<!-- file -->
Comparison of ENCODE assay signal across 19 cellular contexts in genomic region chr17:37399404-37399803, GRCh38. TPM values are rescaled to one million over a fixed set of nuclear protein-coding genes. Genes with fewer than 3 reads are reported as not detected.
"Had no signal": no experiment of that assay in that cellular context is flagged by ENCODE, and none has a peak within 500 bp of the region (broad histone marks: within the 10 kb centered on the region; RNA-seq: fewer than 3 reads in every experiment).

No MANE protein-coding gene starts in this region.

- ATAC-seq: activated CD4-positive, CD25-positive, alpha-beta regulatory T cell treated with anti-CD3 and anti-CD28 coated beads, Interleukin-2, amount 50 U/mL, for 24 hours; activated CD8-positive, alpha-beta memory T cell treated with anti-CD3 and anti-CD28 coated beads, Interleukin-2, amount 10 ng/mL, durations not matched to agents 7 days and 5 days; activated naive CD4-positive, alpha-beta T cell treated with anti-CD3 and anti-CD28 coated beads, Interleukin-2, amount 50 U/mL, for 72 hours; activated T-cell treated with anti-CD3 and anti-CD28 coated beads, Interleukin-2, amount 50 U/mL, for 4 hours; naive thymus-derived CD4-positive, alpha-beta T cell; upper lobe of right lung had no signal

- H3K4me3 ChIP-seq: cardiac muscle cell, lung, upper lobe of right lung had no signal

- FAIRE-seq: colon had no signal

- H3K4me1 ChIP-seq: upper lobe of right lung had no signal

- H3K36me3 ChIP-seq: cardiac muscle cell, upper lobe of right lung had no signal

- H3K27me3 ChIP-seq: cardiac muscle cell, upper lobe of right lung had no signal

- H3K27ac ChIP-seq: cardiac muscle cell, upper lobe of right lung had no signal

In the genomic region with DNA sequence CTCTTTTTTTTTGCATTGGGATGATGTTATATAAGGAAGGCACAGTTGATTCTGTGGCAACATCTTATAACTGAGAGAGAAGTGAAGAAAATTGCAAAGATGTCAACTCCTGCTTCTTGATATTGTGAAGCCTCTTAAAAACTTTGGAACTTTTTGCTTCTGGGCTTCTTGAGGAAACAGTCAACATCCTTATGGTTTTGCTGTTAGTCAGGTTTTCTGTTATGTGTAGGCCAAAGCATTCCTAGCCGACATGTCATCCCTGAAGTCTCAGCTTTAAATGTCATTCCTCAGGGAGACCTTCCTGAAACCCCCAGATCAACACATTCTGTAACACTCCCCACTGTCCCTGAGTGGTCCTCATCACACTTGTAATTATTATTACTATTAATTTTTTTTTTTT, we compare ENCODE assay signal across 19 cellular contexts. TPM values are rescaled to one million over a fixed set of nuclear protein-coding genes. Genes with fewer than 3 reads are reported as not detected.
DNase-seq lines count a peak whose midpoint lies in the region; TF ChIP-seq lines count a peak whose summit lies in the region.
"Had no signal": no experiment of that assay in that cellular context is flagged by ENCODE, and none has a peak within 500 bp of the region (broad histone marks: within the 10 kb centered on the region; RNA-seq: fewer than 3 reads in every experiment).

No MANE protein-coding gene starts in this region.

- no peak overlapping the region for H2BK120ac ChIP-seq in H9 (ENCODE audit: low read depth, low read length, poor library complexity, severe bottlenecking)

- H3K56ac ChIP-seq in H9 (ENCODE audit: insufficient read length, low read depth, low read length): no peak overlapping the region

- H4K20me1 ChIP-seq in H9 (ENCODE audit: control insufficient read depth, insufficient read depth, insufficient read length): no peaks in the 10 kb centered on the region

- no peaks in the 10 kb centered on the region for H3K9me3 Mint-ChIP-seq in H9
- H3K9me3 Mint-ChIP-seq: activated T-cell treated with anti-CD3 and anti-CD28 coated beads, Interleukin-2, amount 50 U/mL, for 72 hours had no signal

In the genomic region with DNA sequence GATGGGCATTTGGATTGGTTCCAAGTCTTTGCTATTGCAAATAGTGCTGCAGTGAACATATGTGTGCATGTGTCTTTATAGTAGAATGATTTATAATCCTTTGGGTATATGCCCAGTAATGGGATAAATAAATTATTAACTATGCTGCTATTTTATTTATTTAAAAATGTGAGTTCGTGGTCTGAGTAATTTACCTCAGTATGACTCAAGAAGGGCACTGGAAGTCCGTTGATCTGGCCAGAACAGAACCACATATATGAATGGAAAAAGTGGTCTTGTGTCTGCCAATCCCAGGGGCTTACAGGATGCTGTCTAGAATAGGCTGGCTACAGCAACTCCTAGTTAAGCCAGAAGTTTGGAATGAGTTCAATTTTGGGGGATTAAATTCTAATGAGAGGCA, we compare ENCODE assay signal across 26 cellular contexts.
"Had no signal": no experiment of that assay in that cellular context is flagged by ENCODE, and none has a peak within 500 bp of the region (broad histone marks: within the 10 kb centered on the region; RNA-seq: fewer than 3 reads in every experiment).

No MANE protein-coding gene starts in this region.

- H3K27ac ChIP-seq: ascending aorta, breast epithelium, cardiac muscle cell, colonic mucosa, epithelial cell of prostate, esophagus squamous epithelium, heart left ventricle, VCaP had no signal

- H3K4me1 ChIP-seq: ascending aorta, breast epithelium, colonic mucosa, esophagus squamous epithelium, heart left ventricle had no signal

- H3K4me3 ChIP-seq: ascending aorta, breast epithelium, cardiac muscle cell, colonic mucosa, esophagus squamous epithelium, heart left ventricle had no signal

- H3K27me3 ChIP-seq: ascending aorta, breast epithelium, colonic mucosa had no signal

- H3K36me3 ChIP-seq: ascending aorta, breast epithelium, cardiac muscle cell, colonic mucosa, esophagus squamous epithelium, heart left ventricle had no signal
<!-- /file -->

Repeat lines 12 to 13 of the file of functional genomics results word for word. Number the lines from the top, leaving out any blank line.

DNase-seq lines count a peak whose midpoint lies in the region; TF ChIP-seq lines count a peak whose summit lies in the region.
"Had no signal": no experiment of that assay in that cellular context is flagged by ENCODE, and none has a peak within 500 bp of the region (broad histone marks: within the 10 kb centered on the region; RNA-seq: fewer than 3 reads in every experiment).